For me, in the end, this was a harmless error. A young girl who lives on the ground floor of our building wasn’t as lucky when she unwittingly stumbled into the snares of an embarrassing false cognate the other week. The girl in question, who on occassion attempts to showcase her English skills in my presence, announced during a brief exchange in the stairwell that she had “not douched today” – in German, “duschen” means “to shower,” but the word has quite a different meaning in English. This was a bit of personal trivia which I would have gladly been spared.

Parenthetical inserts

A frequent point of difficulty for the German-to-English translator concerns the handling of parenthetical inserts, as there is a clear divergence between the two languages in the conventions that govern their usage. While parenthesis are used in both German and English to offer explanatory or qualifying statements about that which is said, German parenthetical remarks are often introduced in a manner that the English native speaker cannot help but find somewhat abrupt. In English, for example, when a substitute term is introduced in parenthesis, the new term is typically offered in the form of a rhetorical aside. Take the following example:

The Red Army Faction (also known as the Baader-Meinhof gang) was a far-left radical group.

The phrase “also known as” helps to steer the reader and preserve the cadence of the sentence. In German, however, alternative terms are often presented in a highly direct manner, without such formalities, as in the following examples:

Die Planzen werden in den Kärntner Alpen (Nockberge) in einem Naturschutzprojekt kultiviert und streng kontrolliert geerntet.

Bei der Schaltung von Bannern und dem Einkauf von Werbeflächen (Mediaplanung) stehen wir unseren Kunden mit unserem langjährigen Know-how zur Seite.

Although this style of substitutional insertion is not unknown in English, it is used far less frequently than in German. This type of substitution, when translated directly, often yields a target sentence with a disjointed feeling. In this way, in light of the clear discrepencies between German and English usage in this area, the translator should take the liberty of rephrasing parenthetical inserts to conform with the conventions of good, standard English, lightly embellishing them as necessary to ensure smooth sentence cadence.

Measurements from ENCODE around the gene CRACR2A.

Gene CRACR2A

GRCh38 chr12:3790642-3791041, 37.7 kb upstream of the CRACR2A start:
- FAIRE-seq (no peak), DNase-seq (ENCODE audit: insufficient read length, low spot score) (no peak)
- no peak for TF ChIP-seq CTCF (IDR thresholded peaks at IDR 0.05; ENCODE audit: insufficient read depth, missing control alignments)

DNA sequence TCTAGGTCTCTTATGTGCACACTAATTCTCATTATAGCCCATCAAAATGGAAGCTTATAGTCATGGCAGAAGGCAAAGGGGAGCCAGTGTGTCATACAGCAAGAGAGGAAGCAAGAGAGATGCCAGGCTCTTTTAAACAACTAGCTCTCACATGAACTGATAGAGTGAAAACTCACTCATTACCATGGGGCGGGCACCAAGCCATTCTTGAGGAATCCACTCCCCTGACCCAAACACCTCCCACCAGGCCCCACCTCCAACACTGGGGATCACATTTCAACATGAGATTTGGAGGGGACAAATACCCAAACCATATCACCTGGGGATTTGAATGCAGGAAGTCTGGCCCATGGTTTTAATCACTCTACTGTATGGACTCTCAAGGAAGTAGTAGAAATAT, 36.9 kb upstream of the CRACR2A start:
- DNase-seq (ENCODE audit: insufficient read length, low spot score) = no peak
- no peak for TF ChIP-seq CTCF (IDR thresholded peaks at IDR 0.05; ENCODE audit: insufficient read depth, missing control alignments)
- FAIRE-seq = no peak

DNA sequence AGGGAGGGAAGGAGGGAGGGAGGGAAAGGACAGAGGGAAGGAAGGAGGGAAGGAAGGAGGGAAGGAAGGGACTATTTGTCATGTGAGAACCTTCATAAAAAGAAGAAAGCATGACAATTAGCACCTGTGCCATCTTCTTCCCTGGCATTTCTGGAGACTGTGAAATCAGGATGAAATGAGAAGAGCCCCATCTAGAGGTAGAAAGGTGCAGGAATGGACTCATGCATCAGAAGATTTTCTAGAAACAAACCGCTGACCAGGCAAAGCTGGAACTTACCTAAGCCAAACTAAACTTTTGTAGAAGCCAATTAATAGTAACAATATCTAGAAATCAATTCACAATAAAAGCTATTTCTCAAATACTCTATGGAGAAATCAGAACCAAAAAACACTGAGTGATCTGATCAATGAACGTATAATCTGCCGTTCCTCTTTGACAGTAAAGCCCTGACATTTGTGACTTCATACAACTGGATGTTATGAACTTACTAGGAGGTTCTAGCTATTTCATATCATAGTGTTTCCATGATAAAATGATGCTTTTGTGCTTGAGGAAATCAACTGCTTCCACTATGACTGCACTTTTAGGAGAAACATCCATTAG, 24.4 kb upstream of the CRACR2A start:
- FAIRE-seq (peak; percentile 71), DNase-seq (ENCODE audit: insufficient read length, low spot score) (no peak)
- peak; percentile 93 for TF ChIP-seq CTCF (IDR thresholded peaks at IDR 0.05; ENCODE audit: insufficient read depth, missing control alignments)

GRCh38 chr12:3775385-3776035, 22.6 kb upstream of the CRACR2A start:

Pseudo-anglicisms, that is, words borrowed from English and invested with new meaning in another language, are particularly abundant in German marketing texts. PR and communications agencies in Germany regularly employ mountains of English marketing jargon in their client presentations. Frequently, highly specialized terms are employed incorrectly; in other cases, one encounters pseudo-English terminology that has been codified with new definitions. A harrowing job for the translator. I was working on a Power Point presentation yesterday in which a list of proposed marketing activities appeared; one bullet point read: “Claim als Crowner.” I found this rather funny – two putatively English words side-by-side that an English speaker would not understand. The term “Claim” is quite common and used in German to mean “slogan.” I had to do some research on “Crowner,” however, which turns out to be an advertising sticker on a display case (a riff on Krönung, perhaps?). I’m often curious as to origin of these terms, which, in many instances, seemed to be rooted in a misunderstanding of English. The term “claim,” of course, can be used in English to indicate an argument made about the merits of a product. I would suppose it was simply misinterpreted some decades ago by an exchange student who went on to become an influential marketing guru in Germany. “Crowner,” on the other hand, has clearly been spun from whole cloth, much like the German marketing terms “BlowUp” (for an extremely large billboard) and “Sell-Out-Unterstützung” (the meaning of which I am still trying to ascertain).

Proper names that aren’t so proper

There’s a gym near our apartment in Berlin that advertises itself as a “health and fitness club” on a sign above the main entrance. I walked past the gym regularly for weeks and always thought to myself, “Now, what’s the actual name of this place? They should display the name more prominently.” This morning my patience was finally exhausted. Determined to identify the gym’s name, I stopped to inspect the sign and peer through the windows. Lo and behold: the place is simply called “Health and Fitness Club.”

Proper names based on everyday English words are actually not that rare in Germany, and I find them to be highly annoying. In Stuttgart, for example, there’s a company called “Financial Consulting,” a business name you could never actual register in the U.S., because it fails to identify the business uniquely. (I can just imagine the founder filling out the registration papers: Name of business? Financial consulting. Type of business? Financial consulting…).

International cinema

I was reading Peter Scholl-Latour’s “Lügen im Heiligen Land” the other night when I ran across a rather amusing passage. Here it is: “Warum fällt mir plötzlich aus einem der erfolgreichsten Abenteuer-Filme Steven Spielbergs jene Szene ein, in der sich Indiana Jones als ‘Jäger des verlorenen Schatzes’ – so lautet die Produktion auf deutsch – in einem imaginären Orient gegen eine Horde gotteslästerlicher Nazis durchsetzt? Es ist bezeichnend für den kümmerlichen Wissenstand des deutschen Kino – und Fernsehpublikums – zumindest wird er von dem Programm-Machern so eingeschätzt –, daß man ihm den amerikanischen Originaltitel ‘The Raiders of the Lost Arch’ vorenthielt.

I had a similar thought about the fairly recent German movie “The Lives of Others,” which was well received in the US. Are Americans simply too insular to relate to the original title, “Das Kleben der Anderen”?

(The original name of the Spielberg movie is of course “Raiders of the Lost Ark.” The Oscar-winning movie directed by Florian Henckel von Donnersmarck is titled “Das Leben der Anderen.”)